In addition to the security evidenced by the chattel mortgages, there was given to the reclamation claimant a mortgage upon the land and building occupied by the bankrupt as a tenant, made by the owner of said real estate, which, although having the same individuals for its stockholders as did the bankrupt corporation, was a separate corporate entity. It also appears that the promissory notes given by the bankrupt as mortgagor to the chattel mortgagee in each instance were endorsed by the officers of the bankrupt corporation, who were the stockholders of the corporate real estate lessor-mortgagor. There was ample opportunity afforded to the creditors represented by the petitioning committee to thoroughly explore the relationship between the two corporations so constituting respectively the lessor of the real estate and the bankrupt lessee thereof. No showing has been made to justify the conclusion either that the real estate was an asset of the bankrupt corporation, or that the lien of the real estate mortgage, which was admittedly held by the reclamation claimant, was one of the 'securities held by' the chattel mortgagee which, by the provisions of 11 U.S.C.A. § 93, sub. h, was required to be offset against said chattel mortgagee's claim.

 As was pointed out by Circuit Judge Augustus Hand, in Feder v. John Engelhorn & Sons, 2 Cir., 1953, 202 F.2d 411, 412 'If the security is the property of someone other than the bankrupt, then the creditor is not within the above definition (11 U.S.C.A. § 1(28)) of a secured creditor and may prove his claim in full in the bankruptcy proceeding, * * *' citing Ivanhoe Building & Loan Association v. Orr, 295 U.S. 243, 55 S. Ct. 685, 79 L. Ed. 1419.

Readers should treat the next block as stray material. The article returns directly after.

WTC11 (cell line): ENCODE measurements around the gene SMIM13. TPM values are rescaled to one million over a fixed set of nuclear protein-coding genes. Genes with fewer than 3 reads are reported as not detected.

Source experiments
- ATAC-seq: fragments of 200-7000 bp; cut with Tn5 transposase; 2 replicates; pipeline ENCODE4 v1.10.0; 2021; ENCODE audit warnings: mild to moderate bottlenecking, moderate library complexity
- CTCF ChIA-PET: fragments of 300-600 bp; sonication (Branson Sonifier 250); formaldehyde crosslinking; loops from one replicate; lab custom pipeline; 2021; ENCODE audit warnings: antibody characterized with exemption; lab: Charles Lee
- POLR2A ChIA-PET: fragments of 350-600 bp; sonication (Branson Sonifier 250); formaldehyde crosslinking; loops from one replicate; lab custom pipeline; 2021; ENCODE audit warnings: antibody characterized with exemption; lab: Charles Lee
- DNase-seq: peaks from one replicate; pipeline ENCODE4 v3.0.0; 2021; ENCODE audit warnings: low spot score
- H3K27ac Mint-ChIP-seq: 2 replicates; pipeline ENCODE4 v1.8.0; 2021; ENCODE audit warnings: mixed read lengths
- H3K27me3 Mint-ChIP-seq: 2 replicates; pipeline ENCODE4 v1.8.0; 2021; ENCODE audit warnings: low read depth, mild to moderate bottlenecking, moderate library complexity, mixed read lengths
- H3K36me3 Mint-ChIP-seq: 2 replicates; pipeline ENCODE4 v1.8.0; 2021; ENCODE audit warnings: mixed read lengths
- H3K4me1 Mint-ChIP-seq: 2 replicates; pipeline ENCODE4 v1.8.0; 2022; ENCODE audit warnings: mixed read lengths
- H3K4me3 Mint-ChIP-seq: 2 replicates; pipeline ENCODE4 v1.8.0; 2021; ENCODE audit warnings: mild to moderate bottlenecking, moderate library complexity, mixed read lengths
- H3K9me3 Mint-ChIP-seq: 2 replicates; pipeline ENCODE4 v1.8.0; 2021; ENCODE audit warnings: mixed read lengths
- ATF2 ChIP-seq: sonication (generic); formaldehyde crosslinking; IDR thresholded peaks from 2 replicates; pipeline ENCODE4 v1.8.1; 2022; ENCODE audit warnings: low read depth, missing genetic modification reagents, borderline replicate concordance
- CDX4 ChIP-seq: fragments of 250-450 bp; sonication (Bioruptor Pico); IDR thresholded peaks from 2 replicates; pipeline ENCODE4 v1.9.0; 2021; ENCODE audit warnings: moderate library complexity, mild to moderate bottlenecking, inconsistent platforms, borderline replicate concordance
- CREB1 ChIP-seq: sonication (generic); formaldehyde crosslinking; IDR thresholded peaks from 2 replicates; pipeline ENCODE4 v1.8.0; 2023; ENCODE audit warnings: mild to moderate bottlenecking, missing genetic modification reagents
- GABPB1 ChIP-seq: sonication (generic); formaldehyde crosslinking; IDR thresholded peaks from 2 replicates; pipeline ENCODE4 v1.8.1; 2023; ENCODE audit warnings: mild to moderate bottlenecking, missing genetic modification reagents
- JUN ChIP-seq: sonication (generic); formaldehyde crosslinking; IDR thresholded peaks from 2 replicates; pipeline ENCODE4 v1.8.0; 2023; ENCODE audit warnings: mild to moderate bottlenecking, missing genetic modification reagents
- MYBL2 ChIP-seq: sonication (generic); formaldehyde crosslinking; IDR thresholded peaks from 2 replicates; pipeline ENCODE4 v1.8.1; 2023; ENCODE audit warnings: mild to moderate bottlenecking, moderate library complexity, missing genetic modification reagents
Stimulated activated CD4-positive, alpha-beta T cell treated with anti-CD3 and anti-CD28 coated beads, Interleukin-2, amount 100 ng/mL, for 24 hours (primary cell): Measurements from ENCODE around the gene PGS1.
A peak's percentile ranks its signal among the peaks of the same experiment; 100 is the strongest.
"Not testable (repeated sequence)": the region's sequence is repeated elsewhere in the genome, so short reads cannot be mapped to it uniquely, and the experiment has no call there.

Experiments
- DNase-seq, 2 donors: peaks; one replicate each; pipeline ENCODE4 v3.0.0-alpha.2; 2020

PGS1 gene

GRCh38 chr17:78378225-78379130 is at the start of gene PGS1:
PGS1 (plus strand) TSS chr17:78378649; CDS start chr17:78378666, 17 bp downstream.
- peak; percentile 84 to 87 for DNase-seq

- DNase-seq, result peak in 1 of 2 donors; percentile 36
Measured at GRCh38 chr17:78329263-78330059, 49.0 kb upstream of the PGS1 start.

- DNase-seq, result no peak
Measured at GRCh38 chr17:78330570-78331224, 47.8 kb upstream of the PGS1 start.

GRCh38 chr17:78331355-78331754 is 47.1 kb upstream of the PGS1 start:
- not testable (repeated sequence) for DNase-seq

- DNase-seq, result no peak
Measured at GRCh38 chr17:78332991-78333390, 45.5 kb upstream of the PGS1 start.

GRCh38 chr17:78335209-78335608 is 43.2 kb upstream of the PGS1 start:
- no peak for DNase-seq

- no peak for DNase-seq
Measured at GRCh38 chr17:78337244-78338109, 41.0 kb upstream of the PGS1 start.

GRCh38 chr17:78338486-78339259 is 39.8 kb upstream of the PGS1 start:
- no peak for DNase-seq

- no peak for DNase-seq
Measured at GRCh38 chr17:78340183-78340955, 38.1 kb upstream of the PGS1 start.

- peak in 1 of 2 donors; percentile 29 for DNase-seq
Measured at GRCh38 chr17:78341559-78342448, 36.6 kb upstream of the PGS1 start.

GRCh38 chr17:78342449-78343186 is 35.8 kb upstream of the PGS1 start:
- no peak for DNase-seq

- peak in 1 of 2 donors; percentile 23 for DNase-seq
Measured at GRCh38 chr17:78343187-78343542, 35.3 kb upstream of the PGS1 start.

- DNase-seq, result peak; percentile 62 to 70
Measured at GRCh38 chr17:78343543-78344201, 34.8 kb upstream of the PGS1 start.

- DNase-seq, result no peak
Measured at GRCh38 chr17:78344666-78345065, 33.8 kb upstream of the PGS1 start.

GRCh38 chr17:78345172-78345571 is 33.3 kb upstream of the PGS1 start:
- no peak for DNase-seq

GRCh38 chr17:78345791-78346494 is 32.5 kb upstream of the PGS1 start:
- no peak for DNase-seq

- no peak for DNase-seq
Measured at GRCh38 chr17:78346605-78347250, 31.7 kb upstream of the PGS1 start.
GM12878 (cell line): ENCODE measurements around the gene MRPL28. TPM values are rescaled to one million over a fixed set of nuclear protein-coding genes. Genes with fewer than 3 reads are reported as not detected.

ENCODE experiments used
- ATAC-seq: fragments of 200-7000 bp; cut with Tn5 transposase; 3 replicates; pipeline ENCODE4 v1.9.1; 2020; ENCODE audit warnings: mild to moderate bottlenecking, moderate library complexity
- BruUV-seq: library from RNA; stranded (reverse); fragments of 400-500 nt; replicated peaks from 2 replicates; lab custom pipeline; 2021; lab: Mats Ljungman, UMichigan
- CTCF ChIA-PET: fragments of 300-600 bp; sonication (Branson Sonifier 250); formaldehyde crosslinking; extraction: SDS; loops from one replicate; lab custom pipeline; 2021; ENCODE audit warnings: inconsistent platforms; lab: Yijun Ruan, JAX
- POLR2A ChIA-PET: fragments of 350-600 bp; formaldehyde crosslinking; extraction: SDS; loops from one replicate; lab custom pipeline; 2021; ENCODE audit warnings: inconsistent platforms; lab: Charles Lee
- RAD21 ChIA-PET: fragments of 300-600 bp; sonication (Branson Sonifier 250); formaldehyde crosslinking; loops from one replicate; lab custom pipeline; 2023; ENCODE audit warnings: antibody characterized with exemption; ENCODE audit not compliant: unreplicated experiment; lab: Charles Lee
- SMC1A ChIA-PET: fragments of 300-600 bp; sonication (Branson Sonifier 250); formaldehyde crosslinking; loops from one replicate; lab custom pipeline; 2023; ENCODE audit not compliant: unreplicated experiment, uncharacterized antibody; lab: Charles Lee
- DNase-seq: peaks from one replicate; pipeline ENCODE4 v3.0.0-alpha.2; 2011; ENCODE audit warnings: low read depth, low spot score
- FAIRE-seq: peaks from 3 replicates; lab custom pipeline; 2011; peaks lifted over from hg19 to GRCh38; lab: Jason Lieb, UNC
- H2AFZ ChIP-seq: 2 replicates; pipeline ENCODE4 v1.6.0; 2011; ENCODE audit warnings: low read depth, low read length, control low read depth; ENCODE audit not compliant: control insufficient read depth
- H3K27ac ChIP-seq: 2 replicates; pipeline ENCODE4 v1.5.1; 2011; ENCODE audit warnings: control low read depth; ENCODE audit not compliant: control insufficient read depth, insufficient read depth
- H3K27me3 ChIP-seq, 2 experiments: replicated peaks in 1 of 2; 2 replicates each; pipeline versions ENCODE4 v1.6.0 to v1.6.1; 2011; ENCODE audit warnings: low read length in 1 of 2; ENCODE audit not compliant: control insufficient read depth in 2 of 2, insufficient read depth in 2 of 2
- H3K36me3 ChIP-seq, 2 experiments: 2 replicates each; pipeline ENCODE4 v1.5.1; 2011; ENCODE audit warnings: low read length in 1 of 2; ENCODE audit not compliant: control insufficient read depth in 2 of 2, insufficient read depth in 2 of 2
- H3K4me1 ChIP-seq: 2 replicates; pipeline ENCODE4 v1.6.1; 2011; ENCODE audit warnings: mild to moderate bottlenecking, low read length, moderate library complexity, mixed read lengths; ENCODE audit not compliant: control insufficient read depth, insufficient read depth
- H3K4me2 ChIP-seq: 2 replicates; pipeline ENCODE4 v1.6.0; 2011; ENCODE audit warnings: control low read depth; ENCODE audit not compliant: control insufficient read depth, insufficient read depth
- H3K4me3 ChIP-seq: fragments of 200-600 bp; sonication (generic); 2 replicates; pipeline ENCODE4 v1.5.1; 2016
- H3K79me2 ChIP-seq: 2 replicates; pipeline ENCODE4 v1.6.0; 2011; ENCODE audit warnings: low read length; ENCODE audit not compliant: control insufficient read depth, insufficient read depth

I find that the Referee was amply justified by the evidence in concluding that Meinhard & Company, Inc. was a secured creditor of the bankrupt in this case by virtue of its two valid chattel mortgages upon which there was a balance due as of the date of the order here under review of $ 92,903.29.

 At the conclusion of the hearing before the Referee on November 20, 1956, the attorney for the creditors committee urged that all of the bankrupt's assets, including the chattels subject to the mortgages, should be sold as a unit, free of liens of the chattel mortgages, in order to secure the highest possible price, and that the determination of the validity of those mortgages should be postponed until after the sale. I can find in the light of the evidence reviewed no basis for concluding that the Referee abused his discretion in determining the validity of the chattel mortgages and the liens of the reclamation claimant in his order of December 11, 1956, which was not signed by him until after the further hearing of the latter date and the elapsed interval between it and the hearing at which the petitioners had sought the postponement of decision. In urging delay, the attorney for the present petitioners, at the conclusion of the hearing of November 20, 1956, suggested the tenuousness of any prospect of the development of a basis for a successful attack upon the validity of the chattel mortgages when he stated that in securing such a postponement for the purpose of further investigation and inquiry his clients might ultimately find that they had been 'fighting windmills.' ...